Adhesion is a complication of hernia repair surgery using mesh implants that can result in injuries. If you are a victim of adhesion associated with an implant, you should contact your doctor immediately. Once you are well, you should then contact a personal injury lawyer to determine if you should pursue a lawsuit for injuries caused by the hernia mesh device.
Defective mesh implants have been the subject of lawsuits in recent history. A common injury named in these lawsuits has been adhesion. Our personal injury lawyers want to make sure you are well-informed about what adhesion is and how it could be related to your hernia repair surgery.
- 1. What is adhesion?
- 2. How do adhesions result from hernia repair with a mesh implant?
- 3. What are the complications of adhesions?
- 4. What are the symptoms of adhesion caused by hernia repair?
- 5. What are some of the injuries adhesion causes?
- 6. How are adhesions diagnosed and what is the prognosis?
- 7. How are adhesions treated?
- 8. Are there any types of mesh more prone to adhesion?
- 9. When should you contact a personal injury lawyer if you believe you have sustained adhesion due to a defective mesh implant?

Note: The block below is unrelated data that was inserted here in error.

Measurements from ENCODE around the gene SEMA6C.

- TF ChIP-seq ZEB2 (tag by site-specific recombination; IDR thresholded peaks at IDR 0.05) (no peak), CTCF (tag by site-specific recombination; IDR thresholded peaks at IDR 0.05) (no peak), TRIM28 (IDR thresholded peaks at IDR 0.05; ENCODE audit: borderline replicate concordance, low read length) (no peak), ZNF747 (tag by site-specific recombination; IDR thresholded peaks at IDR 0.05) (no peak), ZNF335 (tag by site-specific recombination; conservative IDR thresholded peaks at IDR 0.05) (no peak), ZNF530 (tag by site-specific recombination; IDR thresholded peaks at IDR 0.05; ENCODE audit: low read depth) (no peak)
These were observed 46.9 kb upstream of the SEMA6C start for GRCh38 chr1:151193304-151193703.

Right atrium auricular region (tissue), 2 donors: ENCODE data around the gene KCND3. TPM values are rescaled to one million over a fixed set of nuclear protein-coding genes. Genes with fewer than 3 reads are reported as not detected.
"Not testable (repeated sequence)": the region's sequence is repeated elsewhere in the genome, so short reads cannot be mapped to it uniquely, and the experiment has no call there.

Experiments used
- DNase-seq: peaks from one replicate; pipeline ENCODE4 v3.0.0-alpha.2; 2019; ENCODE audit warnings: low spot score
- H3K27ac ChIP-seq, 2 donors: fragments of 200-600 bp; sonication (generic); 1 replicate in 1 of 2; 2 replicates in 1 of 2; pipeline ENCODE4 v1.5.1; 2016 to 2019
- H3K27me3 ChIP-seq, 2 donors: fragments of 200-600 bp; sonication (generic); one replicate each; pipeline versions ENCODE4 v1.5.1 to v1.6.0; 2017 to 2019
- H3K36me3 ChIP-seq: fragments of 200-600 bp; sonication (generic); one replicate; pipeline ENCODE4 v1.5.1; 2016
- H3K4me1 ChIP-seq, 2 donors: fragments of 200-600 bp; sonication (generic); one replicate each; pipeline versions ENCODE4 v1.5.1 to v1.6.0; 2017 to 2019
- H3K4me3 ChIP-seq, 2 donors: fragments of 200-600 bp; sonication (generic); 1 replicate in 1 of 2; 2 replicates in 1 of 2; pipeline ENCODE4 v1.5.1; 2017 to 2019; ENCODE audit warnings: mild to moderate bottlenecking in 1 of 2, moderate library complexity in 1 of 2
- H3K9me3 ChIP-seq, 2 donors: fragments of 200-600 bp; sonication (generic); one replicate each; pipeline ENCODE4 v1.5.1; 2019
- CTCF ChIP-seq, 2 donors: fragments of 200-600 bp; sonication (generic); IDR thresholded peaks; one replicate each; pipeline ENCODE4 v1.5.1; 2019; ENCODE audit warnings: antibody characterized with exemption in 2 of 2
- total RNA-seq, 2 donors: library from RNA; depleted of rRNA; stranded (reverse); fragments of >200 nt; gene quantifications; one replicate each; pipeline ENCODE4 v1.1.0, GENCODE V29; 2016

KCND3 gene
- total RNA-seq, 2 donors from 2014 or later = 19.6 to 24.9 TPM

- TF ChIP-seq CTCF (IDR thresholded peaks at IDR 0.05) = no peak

After surgery or other trauma to the body, the body's normal reaction is to repair itself. Repair cells cannot identify one organ from another. If one organ or tissue comes in contact with another organ or tissue, scar tissue can form to join the two surfaces. An adhesion is that band of scar tissue that binds the tissue or organs together. The band of scar tissue is a layer of tissue that can be as thin as plastic wrap or thick and fibrous.
Adhesion can occur anywhere in the body, but it is most common in the areas of the:
Most adhesions do not cause complications, but when they do, it can be painful and cause serious health risks. 1
Adhesion can occur when the scar tissue forms around the mesh implant and joins the implant with other internal tissue or organs. When the implant and internal organs bond, the organs can sometimes bunch up and cause medical problems.
Adhesion can begin a few days after the surgery. Some adhesions, however, develop over time, from months to years. Many manufacturers coat the mesh devices to prevent adhesion. But over time, the body absorbs the coating and the device makes contact with the intestines. 2
There are several complications that result from adhesion after hernia repair in the abdomen region. These may include:
- Small bowel obstructions, which is the most common complication
- Chronic pelvic pain, which can develop over time
- Tissue death, which occurs when adhesions form fibrous bands around the entire segment of the intestine, causing blood flow to constrict.
In many cases, abdominal adhesions go unnoticed. In other cases, the pain is mistaken for appendicitis, endometriosis, or diverticulitis. If you have had a recent hernia repair in the abdominal region, then the following may be symptoms of possible adhesion:
- Severe abdominal pain
- Pelvic or chest pain that does not resolve quickly
- Unexplained fever
- Unexplained back pain
- Continuous vomiting
- Loud bowel sounds
- Swelling in the abdomen area
- Inability to pass gas
- Lightheadedness or fainting.